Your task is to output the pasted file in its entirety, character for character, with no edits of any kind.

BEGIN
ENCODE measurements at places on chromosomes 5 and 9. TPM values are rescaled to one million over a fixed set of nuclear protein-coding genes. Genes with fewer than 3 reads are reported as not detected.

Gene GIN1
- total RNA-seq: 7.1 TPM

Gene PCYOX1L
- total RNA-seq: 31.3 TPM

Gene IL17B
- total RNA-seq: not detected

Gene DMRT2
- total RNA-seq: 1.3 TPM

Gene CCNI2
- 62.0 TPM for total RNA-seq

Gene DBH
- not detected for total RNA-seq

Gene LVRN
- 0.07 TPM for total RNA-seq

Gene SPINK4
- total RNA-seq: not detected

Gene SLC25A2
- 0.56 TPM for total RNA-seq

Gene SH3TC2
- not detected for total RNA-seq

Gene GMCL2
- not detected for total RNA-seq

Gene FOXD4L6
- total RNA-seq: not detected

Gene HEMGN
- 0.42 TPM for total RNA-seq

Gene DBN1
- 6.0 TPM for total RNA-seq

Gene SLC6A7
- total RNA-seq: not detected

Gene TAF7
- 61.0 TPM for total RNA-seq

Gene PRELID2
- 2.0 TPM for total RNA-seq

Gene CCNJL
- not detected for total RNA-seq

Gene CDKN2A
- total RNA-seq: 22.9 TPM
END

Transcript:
ENCODE measurements at places on chromosomes 5 and 9. TPM values are rescaled to one million over a fixed set of nuclear protein-coding genes. Genes with fewer than 3 reads are reported as not detected.

Gene GIN1
- total RNA-seq: 7.1 TPM

Gene PCYOX1L
- total RNA-seq: 31.3 TPM

Gene IL17B
- total RNA-seq: not detected

Gene DMRT2
- total RNA-seq: 1.3 TPM

Gene CCNI2
- 62.0 TPM for total RNA-seq

Gene DBH
- not detected for total RNA-seq

Gene LVRN
- 0.07 TPM for total RNA-seq

Gene SPINK4
- total RNA-seq: not detected

Gene SLC25A2
- 0.56 TPM for total RNA-seq

Gene SH3TC2
- not detected for total RNA-seq

Gene GMCL2
- not detected for total RNA-seq

Gene FOXD4L6
- total RNA-seq: not detected

Gene HEMGN
- 0.42 TPM for total RNA-seq

Gene DBN1
- 6.0 TPM for total RNA-seq

Gene SLC6A7
- total RNA-seq: not detected

Gene TAF7
- 61.0 TPM for total RNA-seq

Gene PRELID2
- 2.0 TPM for total RNA-seq

Gene CCNJL
- not detected for total RNA-seq

Gene CDKN2A
- total RNA-seq: 22.9 TPM